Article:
The Somerset Guardian, 17th October 2018
The situation in Saudi Arabia is one of the most difficult and complicated in modern international politics.
Any action taken by the West must be strategically balanced. We rely on Saudi Arabia for oil and this puts it in an extremely powerful position as the second largest proven reserve in the world after Venezuela. There is also the question of the Iran-Saudi Arabia Proxy Conflict in Yemen. The continuing struggle between these two nations for influence in the Middle East is one of the most troubling conflicts of our time.
The regime in Saudi Arabia is unarguably autocratic. Its politics are totalitarian and theocratic while its human rights abuses, especially the status of women, are notorious. When these behaviours spill over into other territories a question of legality as well as morality must be at the forefront of any discussion.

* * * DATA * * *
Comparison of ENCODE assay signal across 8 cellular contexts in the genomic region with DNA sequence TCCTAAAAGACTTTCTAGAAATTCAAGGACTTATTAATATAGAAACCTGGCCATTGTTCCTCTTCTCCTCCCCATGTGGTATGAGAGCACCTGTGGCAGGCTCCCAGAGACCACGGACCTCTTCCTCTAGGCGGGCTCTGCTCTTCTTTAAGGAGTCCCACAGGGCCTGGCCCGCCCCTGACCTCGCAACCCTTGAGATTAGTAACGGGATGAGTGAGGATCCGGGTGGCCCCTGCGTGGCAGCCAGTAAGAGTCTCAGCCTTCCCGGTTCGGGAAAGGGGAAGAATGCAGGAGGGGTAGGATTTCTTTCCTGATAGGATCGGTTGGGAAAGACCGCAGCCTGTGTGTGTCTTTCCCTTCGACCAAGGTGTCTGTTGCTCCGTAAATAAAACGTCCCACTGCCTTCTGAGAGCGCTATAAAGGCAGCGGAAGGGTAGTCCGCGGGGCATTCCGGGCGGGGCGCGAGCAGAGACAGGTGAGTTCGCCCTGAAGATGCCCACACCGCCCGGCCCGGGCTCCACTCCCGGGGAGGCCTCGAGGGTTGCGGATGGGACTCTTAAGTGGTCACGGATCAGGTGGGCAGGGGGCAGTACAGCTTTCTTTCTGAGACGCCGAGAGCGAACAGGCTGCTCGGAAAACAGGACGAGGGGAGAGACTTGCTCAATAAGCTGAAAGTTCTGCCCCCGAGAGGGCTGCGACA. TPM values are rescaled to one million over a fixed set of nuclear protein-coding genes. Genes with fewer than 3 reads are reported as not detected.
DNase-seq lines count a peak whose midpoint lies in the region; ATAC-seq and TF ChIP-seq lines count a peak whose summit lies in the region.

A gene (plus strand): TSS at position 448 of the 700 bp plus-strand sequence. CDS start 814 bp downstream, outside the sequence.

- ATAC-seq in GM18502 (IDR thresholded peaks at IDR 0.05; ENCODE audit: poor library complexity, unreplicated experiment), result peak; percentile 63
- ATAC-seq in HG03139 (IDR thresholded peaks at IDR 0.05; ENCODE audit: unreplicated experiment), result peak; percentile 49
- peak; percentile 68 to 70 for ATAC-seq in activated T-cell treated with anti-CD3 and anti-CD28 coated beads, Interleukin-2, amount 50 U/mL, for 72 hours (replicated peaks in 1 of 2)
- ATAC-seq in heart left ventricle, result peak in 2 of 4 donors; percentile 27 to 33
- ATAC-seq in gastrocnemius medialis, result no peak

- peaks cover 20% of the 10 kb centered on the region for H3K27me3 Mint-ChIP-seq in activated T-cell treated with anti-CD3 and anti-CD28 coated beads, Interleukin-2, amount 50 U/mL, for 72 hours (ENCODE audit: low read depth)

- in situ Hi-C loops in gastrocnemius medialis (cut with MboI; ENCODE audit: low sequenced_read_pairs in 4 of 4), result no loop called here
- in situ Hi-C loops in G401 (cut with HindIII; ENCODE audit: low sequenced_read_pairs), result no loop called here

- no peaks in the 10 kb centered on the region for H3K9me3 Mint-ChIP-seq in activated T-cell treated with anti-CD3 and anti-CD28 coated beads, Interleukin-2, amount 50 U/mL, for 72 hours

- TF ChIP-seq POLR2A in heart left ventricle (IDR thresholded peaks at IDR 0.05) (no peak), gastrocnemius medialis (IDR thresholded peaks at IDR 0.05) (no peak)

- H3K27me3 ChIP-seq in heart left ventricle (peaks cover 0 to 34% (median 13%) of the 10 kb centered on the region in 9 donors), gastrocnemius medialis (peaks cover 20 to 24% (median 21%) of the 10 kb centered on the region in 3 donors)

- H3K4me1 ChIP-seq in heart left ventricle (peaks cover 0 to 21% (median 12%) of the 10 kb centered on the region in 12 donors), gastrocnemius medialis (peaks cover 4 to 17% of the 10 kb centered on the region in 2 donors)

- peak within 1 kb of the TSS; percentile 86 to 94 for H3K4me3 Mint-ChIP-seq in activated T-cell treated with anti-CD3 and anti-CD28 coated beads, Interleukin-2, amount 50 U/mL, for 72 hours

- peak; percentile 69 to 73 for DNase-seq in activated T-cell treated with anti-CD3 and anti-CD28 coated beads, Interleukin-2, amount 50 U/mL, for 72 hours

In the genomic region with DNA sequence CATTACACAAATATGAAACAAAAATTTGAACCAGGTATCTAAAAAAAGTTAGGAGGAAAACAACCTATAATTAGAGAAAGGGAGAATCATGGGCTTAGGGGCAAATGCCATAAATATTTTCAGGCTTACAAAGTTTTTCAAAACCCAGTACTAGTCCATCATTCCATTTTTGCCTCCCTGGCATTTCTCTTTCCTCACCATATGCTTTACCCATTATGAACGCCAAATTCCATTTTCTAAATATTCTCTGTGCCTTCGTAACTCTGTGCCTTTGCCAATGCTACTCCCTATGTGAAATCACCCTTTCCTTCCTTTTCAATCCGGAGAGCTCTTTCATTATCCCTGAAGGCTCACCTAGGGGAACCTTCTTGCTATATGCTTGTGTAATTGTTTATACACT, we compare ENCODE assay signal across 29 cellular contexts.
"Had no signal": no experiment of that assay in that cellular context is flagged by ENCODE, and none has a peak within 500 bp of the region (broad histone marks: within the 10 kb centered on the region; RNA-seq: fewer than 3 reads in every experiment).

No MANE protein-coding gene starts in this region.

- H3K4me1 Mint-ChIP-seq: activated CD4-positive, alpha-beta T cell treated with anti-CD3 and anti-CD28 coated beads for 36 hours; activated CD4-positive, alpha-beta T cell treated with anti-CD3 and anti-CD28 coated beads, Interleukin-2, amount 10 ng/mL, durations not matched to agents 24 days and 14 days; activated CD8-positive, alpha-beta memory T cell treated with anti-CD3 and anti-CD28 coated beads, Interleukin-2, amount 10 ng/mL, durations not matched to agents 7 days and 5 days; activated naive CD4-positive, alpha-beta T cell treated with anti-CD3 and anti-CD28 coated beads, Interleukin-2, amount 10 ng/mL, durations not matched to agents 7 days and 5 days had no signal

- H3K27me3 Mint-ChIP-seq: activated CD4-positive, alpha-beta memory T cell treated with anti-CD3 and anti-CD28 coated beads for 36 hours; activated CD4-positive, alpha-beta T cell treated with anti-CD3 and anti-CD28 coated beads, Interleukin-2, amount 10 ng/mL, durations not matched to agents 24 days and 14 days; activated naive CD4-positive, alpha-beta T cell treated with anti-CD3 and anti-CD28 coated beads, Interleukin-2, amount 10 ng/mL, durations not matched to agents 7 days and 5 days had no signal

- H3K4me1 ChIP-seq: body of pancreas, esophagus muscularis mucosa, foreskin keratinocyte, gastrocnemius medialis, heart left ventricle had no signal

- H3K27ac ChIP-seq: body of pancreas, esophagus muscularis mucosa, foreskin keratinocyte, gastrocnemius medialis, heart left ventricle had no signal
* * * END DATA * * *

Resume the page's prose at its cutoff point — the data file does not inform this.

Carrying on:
A report expected to be issued by Saudi Arabia may claim that Jamal Khashoggi was killed on Turkish soil owing to a ‘botched’ interrogation. Even if Saudi Arabia takes responsibility for the journalist’s murder it says there will be ‘global economic repercussions’ if it is punished. This leaves the West in a Catch-22 situation. Should its liberal-democratic sensibilities remain intact at the expense of being cut-off from resources that it is so heavily reliant upon or should it take the moral high ground with the risk of further de-stabilisation in the Middle East and global economics? There is no easy answer. Unfortunately, it is just a case of working out which is the lesser of two evils.